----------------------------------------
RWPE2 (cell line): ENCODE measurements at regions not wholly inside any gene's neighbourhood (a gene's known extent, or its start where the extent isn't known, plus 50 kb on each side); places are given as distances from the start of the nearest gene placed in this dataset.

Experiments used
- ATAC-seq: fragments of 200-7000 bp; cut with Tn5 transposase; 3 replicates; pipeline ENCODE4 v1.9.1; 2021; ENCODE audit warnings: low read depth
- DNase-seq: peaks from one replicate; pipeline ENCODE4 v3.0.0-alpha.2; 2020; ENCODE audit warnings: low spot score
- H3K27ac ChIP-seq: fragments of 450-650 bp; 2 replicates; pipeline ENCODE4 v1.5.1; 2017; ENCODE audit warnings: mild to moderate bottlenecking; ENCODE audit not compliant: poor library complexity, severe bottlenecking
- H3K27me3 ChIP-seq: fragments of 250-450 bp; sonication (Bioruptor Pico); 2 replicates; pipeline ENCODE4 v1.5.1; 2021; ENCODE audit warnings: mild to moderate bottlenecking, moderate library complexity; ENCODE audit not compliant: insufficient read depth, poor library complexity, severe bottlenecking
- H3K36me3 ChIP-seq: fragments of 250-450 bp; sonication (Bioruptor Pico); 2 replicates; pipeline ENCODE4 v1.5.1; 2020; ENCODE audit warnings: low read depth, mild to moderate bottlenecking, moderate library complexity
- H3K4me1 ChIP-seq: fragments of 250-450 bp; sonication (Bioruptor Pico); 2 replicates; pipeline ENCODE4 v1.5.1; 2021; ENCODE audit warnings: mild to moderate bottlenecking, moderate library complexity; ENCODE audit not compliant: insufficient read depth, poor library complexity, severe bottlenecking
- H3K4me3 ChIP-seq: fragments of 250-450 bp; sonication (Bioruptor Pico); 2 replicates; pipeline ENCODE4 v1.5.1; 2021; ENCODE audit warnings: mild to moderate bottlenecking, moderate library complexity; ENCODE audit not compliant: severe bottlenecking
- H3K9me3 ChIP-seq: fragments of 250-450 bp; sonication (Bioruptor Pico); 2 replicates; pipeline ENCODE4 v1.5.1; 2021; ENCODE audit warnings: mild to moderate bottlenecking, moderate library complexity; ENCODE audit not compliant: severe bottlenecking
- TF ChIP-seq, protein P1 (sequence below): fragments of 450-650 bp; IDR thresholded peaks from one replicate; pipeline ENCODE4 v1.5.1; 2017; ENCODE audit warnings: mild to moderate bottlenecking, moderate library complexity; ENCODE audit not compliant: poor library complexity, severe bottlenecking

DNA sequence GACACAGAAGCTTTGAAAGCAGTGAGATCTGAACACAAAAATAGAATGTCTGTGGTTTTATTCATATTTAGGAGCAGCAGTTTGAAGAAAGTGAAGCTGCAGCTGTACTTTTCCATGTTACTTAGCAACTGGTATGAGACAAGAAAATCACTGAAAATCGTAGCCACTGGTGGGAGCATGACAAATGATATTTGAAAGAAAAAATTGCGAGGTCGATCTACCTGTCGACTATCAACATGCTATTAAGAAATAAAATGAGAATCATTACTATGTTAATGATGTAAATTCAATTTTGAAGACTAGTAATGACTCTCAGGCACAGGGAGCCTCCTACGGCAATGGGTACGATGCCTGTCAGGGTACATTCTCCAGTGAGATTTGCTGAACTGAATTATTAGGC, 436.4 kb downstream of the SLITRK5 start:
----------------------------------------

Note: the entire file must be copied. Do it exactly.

RWPE2 (cell line): ENCODE measurements at regions not wholly inside any gene's neighbourhood (a gene's known extent, or its start where the extent isn't known, plus 50 kb on each side); places are given as distances from the start of the nearest gene placed in this dataset.

Experiments used
- ATAC-seq: fragments of 200-7000 bp; cut with Tn5 transposase; 3 replicates; pipeline ENCODE4 v1.9.1; 2021; ENCODE audit warnings: low read depth
- DNase-seq: peaks from one replicate; pipeline ENCODE4 v3.0.0-alpha.2; 2020; ENCODE audit warnings: low spot score
- H3K27ac ChIP-seq: fragments of 450-650 bp; 2 replicates; pipeline ENCODE4 v1.5.1; 2017; ENCODE audit warnings: mild to moderate bottlenecking; ENCODE audit not compliant: poor library complexity, severe bottlenecking
- H3K27me3 ChIP-seq: fragments of 250-450 bp; sonication (Bioruptor Pico); 2 replicates; pipeline ENCODE4 v1.5.1; 2021; ENCODE audit warnings: mild to moderate bottlenecking, moderate library complexity; ENCODE audit not compliant: insufficient read depth, poor library complexity, severe bottlenecking
- H3K36me3 ChIP-seq: fragments of 250-450 bp; sonication (Bioruptor Pico); 2 replicates; pipeline ENCODE4 v1.5.1; 2020; ENCODE audit warnings: low read depth, mild to moderate bottlenecking, moderate library complexity
- H3K4me1 ChIP-seq: fragments of 250-450 bp; sonication (Bioruptor Pico); 2 replicates; pipeline ENCODE4 v1.5.1; 2021; ENCODE audit warnings: mild to moderate bottlenecking, moderate library complexity; ENCODE audit not compliant: insufficient read depth, poor library complexity, severe bottlenecking
- H3K4me3 ChIP-seq: fragments of 250-450 bp; sonication (Bioruptor Pico); 2 replicates; pipeline ENCODE4 v1.5.1; 2021; ENCODE audit warnings: mild to moderate bottlenecking, moderate library complexity; ENCODE audit not compliant: severe bottlenecking
- H3K9me3 ChIP-seq: fragments of 250-450 bp; sonication (Bioruptor Pico); 2 replicates; pipeline ENCODE4 v1.5.1; 2021; ENCODE audit warnings: mild to moderate bottlenecking, moderate library complexity; ENCODE audit not compliant: severe bottlenecking
- TF ChIP-seq, protein P1 (sequence below): fragments of 450-650 bp; IDR thresholded peaks from one replicate; pipeline ENCODE4 v1.5.1; 2017; ENCODE audit warnings: mild to moderate bottlenecking, moderate library complexity; ENCODE audit not compliant: poor library complexity, severe bottlenecking

DNA sequence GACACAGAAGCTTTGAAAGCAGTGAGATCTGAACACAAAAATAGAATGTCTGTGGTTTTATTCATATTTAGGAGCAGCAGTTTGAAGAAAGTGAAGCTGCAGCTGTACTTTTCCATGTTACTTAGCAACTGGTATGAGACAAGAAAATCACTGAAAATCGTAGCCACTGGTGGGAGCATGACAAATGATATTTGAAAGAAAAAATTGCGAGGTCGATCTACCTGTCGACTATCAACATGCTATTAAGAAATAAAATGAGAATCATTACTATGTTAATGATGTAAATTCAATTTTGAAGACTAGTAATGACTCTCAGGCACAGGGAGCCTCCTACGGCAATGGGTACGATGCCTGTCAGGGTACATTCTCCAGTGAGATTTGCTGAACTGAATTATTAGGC, 436.4 kb downstream of the SLITRK5 start: